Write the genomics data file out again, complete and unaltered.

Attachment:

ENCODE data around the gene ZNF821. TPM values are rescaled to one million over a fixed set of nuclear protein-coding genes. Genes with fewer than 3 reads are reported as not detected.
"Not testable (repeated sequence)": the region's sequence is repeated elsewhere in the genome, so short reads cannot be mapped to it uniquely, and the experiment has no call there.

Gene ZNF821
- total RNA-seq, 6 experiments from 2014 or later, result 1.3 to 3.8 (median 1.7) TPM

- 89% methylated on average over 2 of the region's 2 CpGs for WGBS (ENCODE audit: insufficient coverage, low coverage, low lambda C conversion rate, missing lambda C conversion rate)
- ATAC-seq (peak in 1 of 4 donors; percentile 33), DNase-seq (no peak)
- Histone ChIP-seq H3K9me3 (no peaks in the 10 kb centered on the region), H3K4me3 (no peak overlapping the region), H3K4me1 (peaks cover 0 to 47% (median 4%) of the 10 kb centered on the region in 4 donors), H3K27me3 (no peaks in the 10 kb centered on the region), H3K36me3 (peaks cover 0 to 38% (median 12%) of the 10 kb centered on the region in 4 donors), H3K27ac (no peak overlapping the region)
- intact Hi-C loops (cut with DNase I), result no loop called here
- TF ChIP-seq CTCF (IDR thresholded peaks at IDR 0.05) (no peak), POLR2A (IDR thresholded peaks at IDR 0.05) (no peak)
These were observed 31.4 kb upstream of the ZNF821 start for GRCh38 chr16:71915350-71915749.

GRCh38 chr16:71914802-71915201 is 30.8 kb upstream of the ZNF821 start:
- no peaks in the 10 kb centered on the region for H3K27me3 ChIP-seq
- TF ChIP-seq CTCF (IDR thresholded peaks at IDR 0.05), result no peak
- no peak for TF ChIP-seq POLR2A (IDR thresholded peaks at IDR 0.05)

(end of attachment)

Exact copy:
ENCODE data around the gene ZNF821. TPM values are rescaled to one million over a fixed set of nuclear protein-coding genes. Genes with fewer than 3 reads are reported as not detected.
"Not testable (repeated sequence)": the region's sequence is repeated elsewhere in the genome, so short reads cannot be mapped to it uniquely, and the experiment has no call there.

Gene ZNF821
- total RNA-seq, 6 experiments from 2014 or later, result 1.3 to 3.8 (median 1.7) TPM

- 89% methylated on average over 2 of the region's 2 CpGs for WGBS (ENCODE audit: insufficient coverage, low coverage, low lambda C conversion rate, missing lambda C conversion rate)
- ATAC-seq (peak in 1 of 4 donors; percentile 33), DNase-seq (no peak)
- Histone ChIP-seq H3K9me3 (no peaks in the 10 kb centered on the region), H3K4me3 (no peak overlapping the region), H3K4me1 (peaks cover 0 to 47% (median 4%) of the 10 kb centered on the region in 4 donors), H3K27me3 (no peaks in the 10 kb centered on the region), H3K36me3 (peaks cover 0 to 38% (median 12%) of the 10 kb centered on the region in 4 donors), H3K27ac (no peak overlapping the region)
- intact Hi-C loops (cut with DNase I), result no loop called here
- TF ChIP-seq CTCF (IDR thresholded peaks at IDR 0.05) (no peak), POLR2A (IDR thresholded peaks at IDR 0.05) (no peak)
These were observed 31.4 kb upstream of the ZNF821 start for GRCh38 chr16:71915350-71915749.

GRCh38 chr16:71914802-71915201 is 30.8 kb upstream of the ZNF821 start:
- no peaks in the 10 kb centered on the region for H3K27me3 ChIP-seq
- TF ChIP-seq CTCF (IDR thresholded peaks at IDR 0.05), result no peak
- no peak for TF ChIP-seq POLR2A (IDR thresholded peaks at IDR 0.05)